On this night Michael is trying to light his joss sticks and there are the usual number of people floating through and they all drift in and sit on the bed and pass joints. Sharon is very excited when she arrives. “Don,” she cries breathlessly, “we got some STP today.” At this time STP, a hallucinogenic drug, is a pretty big deal; remember, nobody yet knew what it was and it was relatively, although just relatively, hard to come by. Sharon is blonde and scrubbed and probably 17, but Max is a little vague about that since his court case comes up in a month or so, and he doesn’t need statutory rape on top of it. Sharon’s parents were living apart when she last saw them. She does not miss school or anything much about her past, except her younger brother. “I want to turn him on,” she confided one day. “He’s 14 now, that’s the perfect age. I know where he goes to high school and someday I’ll just go get him.”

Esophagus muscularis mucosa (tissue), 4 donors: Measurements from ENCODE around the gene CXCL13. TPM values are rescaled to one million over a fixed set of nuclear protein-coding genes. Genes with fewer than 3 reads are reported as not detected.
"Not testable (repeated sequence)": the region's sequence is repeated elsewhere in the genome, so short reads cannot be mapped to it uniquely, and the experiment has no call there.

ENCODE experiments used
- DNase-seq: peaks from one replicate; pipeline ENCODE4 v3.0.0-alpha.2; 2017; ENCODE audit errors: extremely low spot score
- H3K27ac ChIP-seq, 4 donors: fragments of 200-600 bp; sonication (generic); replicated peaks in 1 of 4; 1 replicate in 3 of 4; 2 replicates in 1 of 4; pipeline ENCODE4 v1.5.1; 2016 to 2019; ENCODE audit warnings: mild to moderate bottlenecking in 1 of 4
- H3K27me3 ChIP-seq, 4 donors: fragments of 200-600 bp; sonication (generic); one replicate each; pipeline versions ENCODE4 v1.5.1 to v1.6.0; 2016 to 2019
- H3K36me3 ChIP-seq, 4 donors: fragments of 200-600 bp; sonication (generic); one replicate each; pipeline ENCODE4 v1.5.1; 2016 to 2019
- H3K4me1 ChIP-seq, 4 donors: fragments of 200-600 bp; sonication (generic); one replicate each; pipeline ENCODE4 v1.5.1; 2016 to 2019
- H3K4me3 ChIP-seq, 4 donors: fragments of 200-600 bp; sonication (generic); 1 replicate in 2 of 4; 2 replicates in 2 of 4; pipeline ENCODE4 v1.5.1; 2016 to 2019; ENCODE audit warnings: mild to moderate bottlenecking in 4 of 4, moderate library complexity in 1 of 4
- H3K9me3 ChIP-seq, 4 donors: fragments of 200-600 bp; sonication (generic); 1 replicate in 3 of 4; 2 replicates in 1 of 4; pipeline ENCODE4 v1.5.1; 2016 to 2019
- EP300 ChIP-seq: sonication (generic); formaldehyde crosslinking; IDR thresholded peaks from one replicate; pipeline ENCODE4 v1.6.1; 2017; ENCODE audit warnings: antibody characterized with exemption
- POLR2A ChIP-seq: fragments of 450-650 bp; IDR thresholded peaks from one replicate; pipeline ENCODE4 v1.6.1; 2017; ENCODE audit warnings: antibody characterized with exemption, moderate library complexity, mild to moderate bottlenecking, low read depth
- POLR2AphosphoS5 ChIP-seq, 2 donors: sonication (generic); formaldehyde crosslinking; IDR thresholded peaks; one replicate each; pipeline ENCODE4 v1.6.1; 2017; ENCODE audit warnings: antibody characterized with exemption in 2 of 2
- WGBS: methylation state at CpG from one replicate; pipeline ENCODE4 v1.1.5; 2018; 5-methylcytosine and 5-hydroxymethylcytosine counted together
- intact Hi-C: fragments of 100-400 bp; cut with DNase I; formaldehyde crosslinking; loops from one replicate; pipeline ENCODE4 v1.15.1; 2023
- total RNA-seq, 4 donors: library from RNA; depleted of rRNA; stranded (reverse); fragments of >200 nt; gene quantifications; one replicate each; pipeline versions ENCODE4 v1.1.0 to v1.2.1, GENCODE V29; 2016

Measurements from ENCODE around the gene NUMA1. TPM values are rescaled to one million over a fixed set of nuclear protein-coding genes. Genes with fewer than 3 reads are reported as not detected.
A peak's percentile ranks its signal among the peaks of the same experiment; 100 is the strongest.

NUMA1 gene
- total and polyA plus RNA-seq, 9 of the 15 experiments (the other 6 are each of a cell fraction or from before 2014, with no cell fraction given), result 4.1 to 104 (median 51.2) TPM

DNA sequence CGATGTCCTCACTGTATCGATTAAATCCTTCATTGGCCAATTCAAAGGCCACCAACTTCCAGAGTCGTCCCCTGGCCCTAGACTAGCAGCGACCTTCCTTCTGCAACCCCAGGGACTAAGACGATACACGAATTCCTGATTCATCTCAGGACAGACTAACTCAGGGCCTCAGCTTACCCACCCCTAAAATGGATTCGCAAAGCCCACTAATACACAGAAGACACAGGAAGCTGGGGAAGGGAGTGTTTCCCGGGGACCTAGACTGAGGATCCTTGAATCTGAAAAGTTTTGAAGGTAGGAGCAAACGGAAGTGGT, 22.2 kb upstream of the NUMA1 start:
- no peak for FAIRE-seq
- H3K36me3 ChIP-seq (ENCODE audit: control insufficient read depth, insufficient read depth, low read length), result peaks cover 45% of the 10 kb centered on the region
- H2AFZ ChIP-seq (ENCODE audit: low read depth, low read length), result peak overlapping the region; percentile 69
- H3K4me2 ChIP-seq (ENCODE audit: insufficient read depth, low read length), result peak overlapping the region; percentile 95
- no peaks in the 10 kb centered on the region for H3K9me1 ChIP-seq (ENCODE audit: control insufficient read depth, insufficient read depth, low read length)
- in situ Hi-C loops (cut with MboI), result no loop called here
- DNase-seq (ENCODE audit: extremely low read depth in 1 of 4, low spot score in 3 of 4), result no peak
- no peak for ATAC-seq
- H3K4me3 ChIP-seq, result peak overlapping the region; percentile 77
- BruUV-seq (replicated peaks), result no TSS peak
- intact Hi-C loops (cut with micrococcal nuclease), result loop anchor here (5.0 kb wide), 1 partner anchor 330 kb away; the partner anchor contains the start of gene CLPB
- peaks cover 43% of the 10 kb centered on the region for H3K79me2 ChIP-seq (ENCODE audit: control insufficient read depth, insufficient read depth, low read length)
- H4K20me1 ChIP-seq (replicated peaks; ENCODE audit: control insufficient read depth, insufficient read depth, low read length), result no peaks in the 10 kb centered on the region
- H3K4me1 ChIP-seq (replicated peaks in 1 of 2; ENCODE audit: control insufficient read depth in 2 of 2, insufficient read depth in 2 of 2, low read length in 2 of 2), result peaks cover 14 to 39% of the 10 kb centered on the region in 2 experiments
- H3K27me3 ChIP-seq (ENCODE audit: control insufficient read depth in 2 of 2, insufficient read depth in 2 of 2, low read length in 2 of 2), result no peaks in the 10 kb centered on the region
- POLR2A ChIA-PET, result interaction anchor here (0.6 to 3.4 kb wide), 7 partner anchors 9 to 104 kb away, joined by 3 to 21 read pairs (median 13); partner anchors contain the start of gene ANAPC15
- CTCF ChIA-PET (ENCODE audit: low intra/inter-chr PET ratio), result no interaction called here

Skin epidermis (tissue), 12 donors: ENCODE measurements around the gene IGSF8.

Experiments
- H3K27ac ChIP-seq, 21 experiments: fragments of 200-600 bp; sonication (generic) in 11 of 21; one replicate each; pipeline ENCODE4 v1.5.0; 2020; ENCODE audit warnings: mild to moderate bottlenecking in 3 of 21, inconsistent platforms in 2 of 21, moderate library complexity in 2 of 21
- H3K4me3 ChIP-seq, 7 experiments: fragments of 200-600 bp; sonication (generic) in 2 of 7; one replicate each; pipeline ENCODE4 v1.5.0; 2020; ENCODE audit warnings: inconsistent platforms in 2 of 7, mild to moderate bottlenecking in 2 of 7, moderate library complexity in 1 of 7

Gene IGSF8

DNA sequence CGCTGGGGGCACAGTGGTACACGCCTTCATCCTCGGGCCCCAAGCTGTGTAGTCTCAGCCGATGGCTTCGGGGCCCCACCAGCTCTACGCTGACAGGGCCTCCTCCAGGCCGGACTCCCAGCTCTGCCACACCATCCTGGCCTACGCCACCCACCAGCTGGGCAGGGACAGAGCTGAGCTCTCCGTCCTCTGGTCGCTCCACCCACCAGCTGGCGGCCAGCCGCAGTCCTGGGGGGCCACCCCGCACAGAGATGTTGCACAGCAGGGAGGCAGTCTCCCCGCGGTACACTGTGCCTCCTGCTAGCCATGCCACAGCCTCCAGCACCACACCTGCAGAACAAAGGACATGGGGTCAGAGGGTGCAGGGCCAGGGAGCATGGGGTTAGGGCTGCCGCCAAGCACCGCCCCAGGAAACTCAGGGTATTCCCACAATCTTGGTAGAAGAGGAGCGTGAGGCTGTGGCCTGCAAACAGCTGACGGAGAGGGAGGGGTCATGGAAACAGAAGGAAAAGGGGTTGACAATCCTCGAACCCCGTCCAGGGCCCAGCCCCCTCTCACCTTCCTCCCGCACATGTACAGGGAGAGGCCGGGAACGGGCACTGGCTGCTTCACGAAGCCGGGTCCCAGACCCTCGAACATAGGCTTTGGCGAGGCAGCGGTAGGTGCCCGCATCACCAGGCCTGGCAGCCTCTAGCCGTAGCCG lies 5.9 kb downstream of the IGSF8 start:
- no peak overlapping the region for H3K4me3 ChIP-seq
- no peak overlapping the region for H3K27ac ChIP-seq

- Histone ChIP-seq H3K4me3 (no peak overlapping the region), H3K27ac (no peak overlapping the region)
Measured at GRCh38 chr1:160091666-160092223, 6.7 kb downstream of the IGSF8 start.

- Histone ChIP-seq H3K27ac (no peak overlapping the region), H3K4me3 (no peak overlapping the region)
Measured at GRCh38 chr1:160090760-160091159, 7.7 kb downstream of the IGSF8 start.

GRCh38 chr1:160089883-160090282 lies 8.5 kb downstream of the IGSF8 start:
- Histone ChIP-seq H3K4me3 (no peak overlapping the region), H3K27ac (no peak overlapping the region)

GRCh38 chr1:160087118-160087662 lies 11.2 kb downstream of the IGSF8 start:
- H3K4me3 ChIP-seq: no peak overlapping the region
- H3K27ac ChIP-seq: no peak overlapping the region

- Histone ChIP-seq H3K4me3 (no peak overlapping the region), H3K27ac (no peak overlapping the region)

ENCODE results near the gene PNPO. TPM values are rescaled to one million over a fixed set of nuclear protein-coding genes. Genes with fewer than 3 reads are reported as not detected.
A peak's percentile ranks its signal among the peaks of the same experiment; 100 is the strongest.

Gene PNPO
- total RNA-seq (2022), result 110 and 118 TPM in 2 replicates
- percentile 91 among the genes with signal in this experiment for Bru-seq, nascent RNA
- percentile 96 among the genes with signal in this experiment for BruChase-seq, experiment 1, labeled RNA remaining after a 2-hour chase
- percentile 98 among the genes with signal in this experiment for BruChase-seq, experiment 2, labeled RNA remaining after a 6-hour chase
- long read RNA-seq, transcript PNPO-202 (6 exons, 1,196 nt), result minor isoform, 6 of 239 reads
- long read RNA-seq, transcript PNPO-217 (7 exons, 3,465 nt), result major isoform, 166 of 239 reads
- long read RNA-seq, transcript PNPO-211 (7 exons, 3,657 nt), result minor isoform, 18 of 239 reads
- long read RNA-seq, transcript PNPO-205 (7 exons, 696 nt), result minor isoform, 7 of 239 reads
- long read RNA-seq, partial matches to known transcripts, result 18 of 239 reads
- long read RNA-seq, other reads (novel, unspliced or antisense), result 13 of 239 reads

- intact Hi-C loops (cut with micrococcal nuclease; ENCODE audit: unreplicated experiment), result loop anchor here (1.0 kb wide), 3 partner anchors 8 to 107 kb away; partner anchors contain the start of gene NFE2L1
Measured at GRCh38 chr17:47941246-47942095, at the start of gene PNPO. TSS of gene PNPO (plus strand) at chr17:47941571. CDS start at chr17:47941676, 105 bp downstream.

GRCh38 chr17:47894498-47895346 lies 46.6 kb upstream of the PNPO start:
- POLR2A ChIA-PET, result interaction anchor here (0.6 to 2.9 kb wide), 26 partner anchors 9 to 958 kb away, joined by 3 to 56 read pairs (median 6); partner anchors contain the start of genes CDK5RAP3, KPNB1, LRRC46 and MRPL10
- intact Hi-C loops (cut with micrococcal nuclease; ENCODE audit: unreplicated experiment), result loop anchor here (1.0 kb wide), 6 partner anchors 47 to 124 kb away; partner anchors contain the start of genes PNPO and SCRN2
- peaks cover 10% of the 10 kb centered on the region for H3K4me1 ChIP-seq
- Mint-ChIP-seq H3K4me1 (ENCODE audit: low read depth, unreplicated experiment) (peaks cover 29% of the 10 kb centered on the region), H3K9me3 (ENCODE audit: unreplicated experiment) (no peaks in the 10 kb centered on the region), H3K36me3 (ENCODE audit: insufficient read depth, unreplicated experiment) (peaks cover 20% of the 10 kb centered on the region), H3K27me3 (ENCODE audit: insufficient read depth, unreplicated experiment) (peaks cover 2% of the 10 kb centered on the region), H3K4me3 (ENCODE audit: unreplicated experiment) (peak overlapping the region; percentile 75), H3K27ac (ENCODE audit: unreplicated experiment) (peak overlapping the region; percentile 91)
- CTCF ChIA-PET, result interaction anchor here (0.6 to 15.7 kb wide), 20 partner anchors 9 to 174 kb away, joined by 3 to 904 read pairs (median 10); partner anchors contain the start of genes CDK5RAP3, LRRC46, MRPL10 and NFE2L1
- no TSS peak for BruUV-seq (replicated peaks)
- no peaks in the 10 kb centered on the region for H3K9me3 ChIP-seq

Time passes and I lose the thread and when I pick it up again Max seems to be talking about what a beautiful thing it is the way that Sharon washes dishes.
“It is beautiful,” she says. “Everything is. You watch that blue detergent blob run on the plate, watch the grease cut — well, it can be a real trip.”
Pretty soon now, maybe next month, maybe later, Max and Sharon plan to leave for Africa and India, where they can live off the land. “I got this little trust fund, see,” Max says, “which is useful in that it tells cops and border patrols I’m OK, but living off the land is the thing. You can get your high and get your dope in the city, OK, but we gotta get out somewhere and live organically.”
“Roots and things,” Sharon says, lighting a joss stick for Michael. Michael’s mother is still in the kitchen cooking seaweed. “You can eat them.”